Diabetes is linked to nail fungus, and it is believed that swelling on axons may be responsible for the connection. People with diabetes are more prone to developing nail fungus due to their weakened immune system, which makes them more susceptible to infection. High blood sugar levels also create a conducive environment for the growth of fungal organisms. Once infected, there are several symptoms associated with nail fungus such as thickening of nails, color change in nails, and even foul smelling discharge from the affected area. Treatment includes prescription antifungal medications in either oral or topical form, or home remedies such as soaking your feet in vinegar and water each day until the infection has cleared up.
7. Tight Footwear
Tight footwear can cause nail fungus due to the increased temperature and humidity in the shoe that allows fungi to grow. This is further exacerbated by not washing feet regularly and wearing socks that are too tight. Additionally, sharing towels, nail clippers, or scissors with others increases the risk of transmitting fungal infections from person to person. To minimize risk of infection it is important to wear properly fitted shoes with breathable materials and wash feet regularly.
8. Fungal Nail Infections
Nail fungus is caused by a combination of factors, including genetics and environment. Fungi are tiny, microscopic organisms that can migrate from the skin to the nails and cause an infection. The most common sources of nail fungus are contact with someone who has the infection or wearing sweaty socks and shoes. Other contributing factors include small cuts or cracks in the nails that allow fungi to enter, as well as weakened immune systems.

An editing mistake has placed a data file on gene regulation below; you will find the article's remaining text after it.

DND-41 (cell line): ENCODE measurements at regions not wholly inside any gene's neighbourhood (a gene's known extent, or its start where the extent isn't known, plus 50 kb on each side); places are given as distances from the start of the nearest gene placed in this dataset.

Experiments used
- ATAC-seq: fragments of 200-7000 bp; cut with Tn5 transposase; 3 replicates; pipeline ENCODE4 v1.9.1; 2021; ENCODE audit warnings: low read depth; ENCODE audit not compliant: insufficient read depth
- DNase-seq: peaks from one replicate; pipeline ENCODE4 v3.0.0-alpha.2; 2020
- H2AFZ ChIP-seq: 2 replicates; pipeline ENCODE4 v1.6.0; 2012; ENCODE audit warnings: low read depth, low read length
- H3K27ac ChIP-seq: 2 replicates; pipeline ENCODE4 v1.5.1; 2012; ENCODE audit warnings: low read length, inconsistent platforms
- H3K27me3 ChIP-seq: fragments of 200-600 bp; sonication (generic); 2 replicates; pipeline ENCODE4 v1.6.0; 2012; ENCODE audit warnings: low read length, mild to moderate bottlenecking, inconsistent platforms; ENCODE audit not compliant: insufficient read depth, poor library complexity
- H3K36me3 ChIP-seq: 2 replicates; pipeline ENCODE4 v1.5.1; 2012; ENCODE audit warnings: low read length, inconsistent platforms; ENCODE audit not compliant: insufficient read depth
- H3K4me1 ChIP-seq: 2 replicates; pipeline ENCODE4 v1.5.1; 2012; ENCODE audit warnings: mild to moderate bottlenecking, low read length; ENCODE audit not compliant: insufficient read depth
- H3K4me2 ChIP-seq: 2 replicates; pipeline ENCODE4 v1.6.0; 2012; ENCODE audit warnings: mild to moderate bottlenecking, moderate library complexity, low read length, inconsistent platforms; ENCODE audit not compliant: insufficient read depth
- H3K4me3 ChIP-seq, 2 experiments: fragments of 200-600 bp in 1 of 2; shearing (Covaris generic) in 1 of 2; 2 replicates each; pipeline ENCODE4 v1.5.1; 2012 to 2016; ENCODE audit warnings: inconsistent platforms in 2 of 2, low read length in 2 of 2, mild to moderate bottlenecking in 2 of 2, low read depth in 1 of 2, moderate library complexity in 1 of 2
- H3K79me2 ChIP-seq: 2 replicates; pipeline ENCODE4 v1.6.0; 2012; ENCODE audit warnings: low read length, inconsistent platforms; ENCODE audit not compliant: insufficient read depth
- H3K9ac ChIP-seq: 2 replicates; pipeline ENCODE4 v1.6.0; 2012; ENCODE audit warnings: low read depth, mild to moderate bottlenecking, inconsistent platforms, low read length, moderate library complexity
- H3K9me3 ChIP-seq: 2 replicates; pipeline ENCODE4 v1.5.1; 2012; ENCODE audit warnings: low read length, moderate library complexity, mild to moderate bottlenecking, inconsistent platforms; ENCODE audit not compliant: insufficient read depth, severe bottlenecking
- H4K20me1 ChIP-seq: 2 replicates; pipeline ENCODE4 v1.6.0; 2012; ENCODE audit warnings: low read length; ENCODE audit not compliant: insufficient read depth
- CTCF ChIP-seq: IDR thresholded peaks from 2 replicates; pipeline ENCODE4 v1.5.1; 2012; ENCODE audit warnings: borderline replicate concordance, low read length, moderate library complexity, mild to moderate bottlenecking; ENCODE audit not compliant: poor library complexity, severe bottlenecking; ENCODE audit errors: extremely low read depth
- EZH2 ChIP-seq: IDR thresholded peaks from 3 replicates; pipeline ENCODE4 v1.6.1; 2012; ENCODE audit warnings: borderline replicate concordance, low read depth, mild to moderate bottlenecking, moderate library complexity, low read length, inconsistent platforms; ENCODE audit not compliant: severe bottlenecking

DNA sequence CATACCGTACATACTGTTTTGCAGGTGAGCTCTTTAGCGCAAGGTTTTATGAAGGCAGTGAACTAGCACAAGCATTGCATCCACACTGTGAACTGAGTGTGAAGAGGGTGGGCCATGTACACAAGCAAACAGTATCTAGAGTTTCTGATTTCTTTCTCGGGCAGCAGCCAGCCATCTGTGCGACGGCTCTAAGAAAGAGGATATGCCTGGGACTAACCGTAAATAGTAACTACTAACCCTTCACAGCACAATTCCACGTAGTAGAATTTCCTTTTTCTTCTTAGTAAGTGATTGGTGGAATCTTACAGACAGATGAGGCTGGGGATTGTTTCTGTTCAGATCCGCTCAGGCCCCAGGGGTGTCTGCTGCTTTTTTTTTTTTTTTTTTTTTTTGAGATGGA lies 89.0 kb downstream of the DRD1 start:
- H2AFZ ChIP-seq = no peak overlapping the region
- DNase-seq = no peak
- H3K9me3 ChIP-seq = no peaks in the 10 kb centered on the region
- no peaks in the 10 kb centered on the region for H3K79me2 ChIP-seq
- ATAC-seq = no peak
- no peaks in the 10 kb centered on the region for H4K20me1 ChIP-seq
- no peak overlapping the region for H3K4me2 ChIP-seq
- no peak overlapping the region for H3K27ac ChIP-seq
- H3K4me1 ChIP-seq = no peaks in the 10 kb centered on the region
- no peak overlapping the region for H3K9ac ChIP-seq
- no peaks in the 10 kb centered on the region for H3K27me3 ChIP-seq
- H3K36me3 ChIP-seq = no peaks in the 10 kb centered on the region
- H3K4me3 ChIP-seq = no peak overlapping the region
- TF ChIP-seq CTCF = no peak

What Are The Symptoms Of Nail Fungus?
1. Thickening Of The Nails
The first symptom of nail fungus is a change in the appearance of the nails, such as brittleness, change in shape, crumbling at the edges of nails, debris trapped under nails, loosening or lifting of nails, loss of luster and shine on nail surface, thickening of nails and white or yellow streaks on the side.
2. Discoloration Of The Nails
Discoloration of the nails is a common symptom of nail fungus. It can be seen when the nail takes on a yellow, green, brown or black hue. If this discoloration progresses or is accompanied by thickening and/or misshaping of the nail, it is important to seek medical attention as this could indicate an underlying fungal infection. Individuals with diabetes should alert their healthcare provider if they think they may have developed nail fungus in order to receive appropriate treatment.
3. Fragile Or Crumbly Nails
Nail fungus can present a variety of symptoms, including nails that are thickened, discolored, brittle, crumbly or ragged, misshapen and separated from the nail bed. Additionally, the infected nail may have an unpleasant smell. Nail fungus is typically more common in toenails than fingernails.
4. Distorted Shape Of The Nails
Nail fungus can cause a variety of symptoms, including distorted nails, an odor, brittle nails, pain or discomfort, discoloration of the nails, thickening and distortion of the nails, redness, itching and scaling. When left untreated for too long it can lead to more serious issues such as disfigurement or even amputation. It is important to seek medical attention if any of these symptoms are present in order to avoid further complications.
5. White Spots Or Streaks On The Nail Surface
The symptoms of nail fungus include white spots on the nails, which can eventually cover the whole nail and make it rough and soft. Additionally, the affected nails may become discolored or brittle due to the fungus that causes nail fungus being sensitive to light. Nail fungus can also change the shape, luster, and surface of nails making them brittle and easily crumbled under pressure or trapped under debris.